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Risen 3: Titan Lords (PC) artwork

Risen 3: Titan Lords (PC) review

"Tarnished, but ultimately worthwhile booty."

Risen 3: Titan Lords (PC) image

Throughout my playthrough of Risen 3: Titan Lords, I asked myself if it was okay to dig an obviously flawed game.

Is it acceptable to find a visually bland title beautiful? Risen 3's multiple islands offer colorful jungle environments composed of endless green, broken by dabs of red and orange tropical plants. Most isles also sport massive crags for you to climb, so you can catch breathtaking glimpses of their surrounding vistas. That's the best way to spy picturesque horizons and isolated beaches, accentuated by crisp blue waters. One stage even has a ship graveyard that's decked out with both haunting and magnificent details.

At the same time, Risen 3 struggles to keep up with its contemporaries, visually. Its human character models and textures belie an early generation release rather than a late PS3/Xbox 360 era title. On top of that, numerous NPCs bear eerily similar facial features. It's as if developer Piranha Bytes hired a small troupe of actors to play hundreds of roles. You especially notice this on the island Taranis, where the Guardian faction's members showcase the same egg-shaped head and facial topography, but with different facial hair. Granted, a lot of developers utilize this technique, but it's more conspicuous here than in other titles.

However, exploration and survival are more the Risen franchise's strong suit than graphics. You begin the campaign with next to nothing and no skills, so your first order of business is to scour multiple regions. You roam the rain forests and marshes looking for weaklings to pick off, temples to loot and houses to rob. Over time you accumulate an impressive collection of junk to sell at an item shop, from bird feathers to precious gems. Though most of your loot is of dubious value, it adds up when you're hocking it. Next thing you know, you've got enough funds to improve your swordplay and musket handling, thereby allowing you to venture farther out and deal with tougher enemies.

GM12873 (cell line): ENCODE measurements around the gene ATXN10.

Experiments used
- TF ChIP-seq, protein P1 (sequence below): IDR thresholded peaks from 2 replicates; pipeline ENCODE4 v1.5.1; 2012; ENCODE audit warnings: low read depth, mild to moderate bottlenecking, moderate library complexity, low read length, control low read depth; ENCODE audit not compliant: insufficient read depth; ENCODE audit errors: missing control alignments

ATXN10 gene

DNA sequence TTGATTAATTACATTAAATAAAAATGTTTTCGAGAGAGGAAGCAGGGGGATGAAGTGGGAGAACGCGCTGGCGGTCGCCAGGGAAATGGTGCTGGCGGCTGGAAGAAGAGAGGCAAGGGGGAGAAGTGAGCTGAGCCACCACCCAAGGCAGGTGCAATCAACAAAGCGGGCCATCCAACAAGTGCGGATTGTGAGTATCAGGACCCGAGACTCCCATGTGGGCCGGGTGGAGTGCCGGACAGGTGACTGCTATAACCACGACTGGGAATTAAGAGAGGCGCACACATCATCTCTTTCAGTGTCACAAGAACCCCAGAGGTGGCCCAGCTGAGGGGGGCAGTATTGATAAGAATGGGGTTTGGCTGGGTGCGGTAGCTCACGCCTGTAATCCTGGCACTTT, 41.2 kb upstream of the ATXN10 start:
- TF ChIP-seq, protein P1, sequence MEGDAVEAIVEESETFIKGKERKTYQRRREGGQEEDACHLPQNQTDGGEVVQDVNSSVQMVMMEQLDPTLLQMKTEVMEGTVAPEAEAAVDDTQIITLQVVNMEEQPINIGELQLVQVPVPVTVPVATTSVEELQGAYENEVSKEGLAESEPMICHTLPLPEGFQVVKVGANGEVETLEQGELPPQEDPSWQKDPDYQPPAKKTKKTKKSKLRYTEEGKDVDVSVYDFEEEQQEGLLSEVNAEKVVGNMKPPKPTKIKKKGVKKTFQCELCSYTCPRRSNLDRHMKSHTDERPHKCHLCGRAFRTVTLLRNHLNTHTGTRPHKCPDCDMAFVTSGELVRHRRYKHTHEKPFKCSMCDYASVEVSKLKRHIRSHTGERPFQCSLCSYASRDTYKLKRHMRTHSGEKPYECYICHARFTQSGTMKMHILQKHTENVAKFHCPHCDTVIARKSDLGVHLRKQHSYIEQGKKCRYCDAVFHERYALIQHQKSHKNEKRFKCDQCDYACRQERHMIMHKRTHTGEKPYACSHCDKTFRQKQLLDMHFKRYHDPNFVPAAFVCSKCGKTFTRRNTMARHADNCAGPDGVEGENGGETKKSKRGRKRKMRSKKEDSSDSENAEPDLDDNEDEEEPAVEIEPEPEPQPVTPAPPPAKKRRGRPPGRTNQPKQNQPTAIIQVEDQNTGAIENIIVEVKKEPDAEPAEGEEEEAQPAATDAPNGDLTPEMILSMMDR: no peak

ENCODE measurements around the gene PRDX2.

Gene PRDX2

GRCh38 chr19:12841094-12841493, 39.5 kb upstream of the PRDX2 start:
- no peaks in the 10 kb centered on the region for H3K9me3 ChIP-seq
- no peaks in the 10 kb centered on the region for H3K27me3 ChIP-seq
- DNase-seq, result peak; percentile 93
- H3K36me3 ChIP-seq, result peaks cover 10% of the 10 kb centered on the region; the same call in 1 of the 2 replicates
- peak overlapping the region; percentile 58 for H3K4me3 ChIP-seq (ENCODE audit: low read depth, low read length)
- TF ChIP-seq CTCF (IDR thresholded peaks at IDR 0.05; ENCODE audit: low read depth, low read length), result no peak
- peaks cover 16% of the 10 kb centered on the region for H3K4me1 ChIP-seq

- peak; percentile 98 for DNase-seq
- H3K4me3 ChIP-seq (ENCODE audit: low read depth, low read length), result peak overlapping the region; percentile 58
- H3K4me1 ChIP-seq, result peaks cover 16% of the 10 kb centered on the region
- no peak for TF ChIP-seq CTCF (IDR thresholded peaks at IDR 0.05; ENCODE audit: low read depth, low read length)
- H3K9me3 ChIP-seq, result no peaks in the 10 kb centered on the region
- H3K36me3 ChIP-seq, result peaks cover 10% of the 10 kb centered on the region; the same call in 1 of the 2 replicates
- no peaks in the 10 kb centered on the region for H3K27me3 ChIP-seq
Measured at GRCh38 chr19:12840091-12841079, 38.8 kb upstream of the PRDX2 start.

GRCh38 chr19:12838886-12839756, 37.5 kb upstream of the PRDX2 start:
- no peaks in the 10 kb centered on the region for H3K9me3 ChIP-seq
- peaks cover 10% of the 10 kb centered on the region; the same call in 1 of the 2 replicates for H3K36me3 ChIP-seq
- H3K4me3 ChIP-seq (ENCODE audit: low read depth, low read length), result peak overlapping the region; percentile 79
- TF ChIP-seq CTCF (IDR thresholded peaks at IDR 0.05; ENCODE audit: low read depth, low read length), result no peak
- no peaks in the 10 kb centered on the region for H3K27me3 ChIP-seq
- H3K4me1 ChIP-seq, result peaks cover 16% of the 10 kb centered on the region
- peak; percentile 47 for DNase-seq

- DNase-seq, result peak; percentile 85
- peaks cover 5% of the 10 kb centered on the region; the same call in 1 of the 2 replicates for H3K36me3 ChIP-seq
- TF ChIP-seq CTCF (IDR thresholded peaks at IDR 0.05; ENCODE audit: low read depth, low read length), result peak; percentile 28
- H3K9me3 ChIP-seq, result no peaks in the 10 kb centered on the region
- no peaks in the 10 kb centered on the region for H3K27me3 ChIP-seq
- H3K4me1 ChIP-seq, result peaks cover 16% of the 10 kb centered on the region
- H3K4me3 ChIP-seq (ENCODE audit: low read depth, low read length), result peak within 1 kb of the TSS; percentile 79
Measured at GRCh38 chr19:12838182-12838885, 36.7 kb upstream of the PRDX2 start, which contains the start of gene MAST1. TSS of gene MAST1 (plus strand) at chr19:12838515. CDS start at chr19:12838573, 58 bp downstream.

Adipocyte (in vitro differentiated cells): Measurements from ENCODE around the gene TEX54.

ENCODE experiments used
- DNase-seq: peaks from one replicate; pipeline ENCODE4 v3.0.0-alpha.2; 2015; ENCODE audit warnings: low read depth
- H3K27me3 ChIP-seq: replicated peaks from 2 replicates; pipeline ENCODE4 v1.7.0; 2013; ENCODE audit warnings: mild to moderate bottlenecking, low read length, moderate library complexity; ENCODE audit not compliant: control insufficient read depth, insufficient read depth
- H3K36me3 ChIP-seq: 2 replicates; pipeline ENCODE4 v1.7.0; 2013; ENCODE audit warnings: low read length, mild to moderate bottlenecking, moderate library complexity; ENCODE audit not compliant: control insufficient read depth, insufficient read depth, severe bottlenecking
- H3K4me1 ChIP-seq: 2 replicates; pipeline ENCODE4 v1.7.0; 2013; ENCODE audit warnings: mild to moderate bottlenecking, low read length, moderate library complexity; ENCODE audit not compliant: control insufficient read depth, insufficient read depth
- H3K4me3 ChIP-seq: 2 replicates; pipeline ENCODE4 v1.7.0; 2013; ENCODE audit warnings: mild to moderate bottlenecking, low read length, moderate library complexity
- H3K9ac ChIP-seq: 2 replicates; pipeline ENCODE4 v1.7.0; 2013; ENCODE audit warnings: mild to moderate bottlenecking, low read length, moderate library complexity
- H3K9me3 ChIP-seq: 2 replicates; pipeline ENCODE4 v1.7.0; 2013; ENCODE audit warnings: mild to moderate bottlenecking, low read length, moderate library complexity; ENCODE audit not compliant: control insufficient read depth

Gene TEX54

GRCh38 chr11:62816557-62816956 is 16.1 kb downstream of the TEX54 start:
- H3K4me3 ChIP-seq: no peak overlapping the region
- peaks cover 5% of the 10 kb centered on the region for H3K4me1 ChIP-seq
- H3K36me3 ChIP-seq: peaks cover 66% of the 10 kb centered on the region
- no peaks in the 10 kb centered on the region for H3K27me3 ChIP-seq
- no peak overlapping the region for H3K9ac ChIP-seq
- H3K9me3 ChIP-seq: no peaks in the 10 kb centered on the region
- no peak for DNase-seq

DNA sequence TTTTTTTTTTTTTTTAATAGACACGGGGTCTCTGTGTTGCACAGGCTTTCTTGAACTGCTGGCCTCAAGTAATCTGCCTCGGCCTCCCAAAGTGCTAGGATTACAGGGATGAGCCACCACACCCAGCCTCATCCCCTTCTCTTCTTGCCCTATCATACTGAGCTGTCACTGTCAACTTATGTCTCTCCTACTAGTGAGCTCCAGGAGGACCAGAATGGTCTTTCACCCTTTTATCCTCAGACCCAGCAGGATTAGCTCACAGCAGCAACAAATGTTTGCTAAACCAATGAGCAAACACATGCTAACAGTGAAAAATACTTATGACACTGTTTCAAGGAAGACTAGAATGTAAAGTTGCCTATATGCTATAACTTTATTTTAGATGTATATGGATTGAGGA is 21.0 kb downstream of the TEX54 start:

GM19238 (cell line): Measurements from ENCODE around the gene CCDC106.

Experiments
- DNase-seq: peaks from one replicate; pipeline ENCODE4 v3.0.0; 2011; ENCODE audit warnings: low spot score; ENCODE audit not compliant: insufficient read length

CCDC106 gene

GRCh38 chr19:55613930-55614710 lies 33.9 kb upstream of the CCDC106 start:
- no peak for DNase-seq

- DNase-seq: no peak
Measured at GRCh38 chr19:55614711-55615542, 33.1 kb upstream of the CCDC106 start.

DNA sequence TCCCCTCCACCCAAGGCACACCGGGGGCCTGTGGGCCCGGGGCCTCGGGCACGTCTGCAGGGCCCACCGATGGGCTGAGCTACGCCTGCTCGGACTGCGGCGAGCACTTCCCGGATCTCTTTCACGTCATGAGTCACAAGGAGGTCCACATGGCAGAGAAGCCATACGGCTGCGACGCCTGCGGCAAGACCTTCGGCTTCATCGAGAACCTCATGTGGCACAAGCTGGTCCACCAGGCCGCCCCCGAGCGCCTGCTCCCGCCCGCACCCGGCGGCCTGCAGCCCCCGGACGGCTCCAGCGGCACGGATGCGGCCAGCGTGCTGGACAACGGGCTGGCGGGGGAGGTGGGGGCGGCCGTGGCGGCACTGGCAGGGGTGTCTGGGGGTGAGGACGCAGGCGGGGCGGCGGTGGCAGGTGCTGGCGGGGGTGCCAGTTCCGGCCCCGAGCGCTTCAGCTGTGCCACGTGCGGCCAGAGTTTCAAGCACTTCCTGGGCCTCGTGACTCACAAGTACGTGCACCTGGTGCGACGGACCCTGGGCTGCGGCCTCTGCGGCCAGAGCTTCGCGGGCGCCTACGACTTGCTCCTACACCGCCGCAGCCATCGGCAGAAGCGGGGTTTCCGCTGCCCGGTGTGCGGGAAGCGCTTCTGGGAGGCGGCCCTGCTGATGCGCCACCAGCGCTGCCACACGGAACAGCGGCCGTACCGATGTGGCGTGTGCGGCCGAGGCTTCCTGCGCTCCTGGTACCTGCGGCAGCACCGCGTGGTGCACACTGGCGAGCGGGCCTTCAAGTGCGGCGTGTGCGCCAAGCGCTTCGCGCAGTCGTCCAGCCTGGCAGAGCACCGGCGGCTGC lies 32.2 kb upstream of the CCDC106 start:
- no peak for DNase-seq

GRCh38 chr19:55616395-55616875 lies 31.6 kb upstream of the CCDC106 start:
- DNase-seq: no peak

Risen 3: Titan Lords (PC) image

You'll need all the combat training you can get, too. Risen 3's early phases teem with undead creatures (called "shadows") that sail under Captain Crow's ghostly flag. You can't cross an island without running afoul of skeletons and hellhounds. Even if you steer clear of the shadows, you still have to contend with alligators, enormous monitor lizards, a few varieties of giant spider, predatory cats and vicious primates. When you begin the adventure, the protagonist utilizes a series of slow, needlessly flashy combos that are inadequate for felling all but the most pathetic opponents. Rigorous training provides you with the faster attacks, additional combination strikes, added damage ratings and ripostes needed to drop your prey and maintain a healthy wallet.

But the true Risen 3 experience lies beyond mere fighting. As a pirate, you'll need more than gunpowder and blades to complete the game's laundry list of side quests. For instance, finely tuned speech allows you to sweet talk NPCs into forking over handsomer rewards, or to trick guards into letting you slip by them. Shadier trainers teach you to pick locks and pockets, so you can swipe a legendary item from a mage's locked chest or steal a key for a storage room door. And your combined powers assist you in more than mere crime. Before you know it, you're teaming up with a rebellious shadow in a quest for redemption, or helping gnomes reclaim their real estate from interloping goblins and their king. You're reuniting with Venturo from Risen 2 to rescue his men from vicious soul eaters. Risen 3 succeeds at offering worthwhile distractions that bolster its adventurous experience.